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Deb Nystrom, REVELN's comment, June 28, 2013 12:56 PM
AnnC - Found this older HuffPo post. STEM to STEAM, intriguing! http://www.huffingtonpost.com/john-tarnoff/stem-to-steam-recognizing_b_756519.html
Lee Hall's curator insight, June 28, 2013 3:16 PM

We do need to encourage creativity in our students. They learn so much more when they handle the content to do something with it.

Ken Morrison's comment, July 12, 2013 1:29 PM
HI Jim, Thanks for following my topic. I hope that it is helpful for you . You have a great site started here.
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12 Most Striking Tendencies of Creative People (like you!)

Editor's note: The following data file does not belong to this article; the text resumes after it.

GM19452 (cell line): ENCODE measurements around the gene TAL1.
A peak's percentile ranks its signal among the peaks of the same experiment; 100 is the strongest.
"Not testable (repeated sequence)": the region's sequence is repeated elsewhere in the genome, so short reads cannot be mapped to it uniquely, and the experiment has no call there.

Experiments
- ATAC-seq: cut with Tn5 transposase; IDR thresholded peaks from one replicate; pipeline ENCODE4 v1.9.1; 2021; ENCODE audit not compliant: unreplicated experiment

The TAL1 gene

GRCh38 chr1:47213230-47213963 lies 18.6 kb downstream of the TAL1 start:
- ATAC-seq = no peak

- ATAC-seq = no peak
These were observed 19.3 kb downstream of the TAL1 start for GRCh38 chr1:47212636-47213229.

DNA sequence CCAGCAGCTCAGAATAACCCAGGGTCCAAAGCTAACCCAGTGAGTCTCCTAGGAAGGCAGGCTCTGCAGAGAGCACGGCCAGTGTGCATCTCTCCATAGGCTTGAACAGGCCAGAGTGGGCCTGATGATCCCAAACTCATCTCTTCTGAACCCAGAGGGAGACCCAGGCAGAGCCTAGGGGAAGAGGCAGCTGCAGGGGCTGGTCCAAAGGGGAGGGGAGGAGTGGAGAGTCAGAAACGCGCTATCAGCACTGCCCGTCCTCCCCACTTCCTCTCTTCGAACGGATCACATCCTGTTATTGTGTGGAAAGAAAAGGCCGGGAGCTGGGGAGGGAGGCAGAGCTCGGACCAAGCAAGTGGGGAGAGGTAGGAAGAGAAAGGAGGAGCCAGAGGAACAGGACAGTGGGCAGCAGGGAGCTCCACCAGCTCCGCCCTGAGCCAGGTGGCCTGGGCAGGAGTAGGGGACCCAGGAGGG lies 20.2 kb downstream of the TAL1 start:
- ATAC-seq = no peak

12 Most Striking Tendencies of Creative People (like you!) | School Psychology Tech | Scoop.it

by Kathy Wilkins. Click to see the butterfly image up close. 

 

Gust MEES: not ONLY for girls ;)


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Inspiring Creativity in Our Students

Inspiring Creativity in Our Students | School Psychology Tech | Scoop.it
Children are naturally curious, so where does it go as they grow older and what can we do, as teachers, to inspire it? Mathew Green wrote that classrooms and schools should be the most innovative, ...

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AnnC's insight:

Be a guide to young minds and have fun doing it!

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Gust MEES's curator insight, October 12, 2013 7:58 AM

 

Learn more:

 

http://www.scoop.it/t/21st-century-learning-and-teaching?tag=Creativity

 

mariegardon's curator insight, October 14, 2013 11:36 AM

Quelques pistes que l'on pourrait tester avec nos élèves français

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Left-Brain Schools in a Right-Brain World

Left-Brain Schools in a Right-Brain World | School Psychology Tech | Scoop.it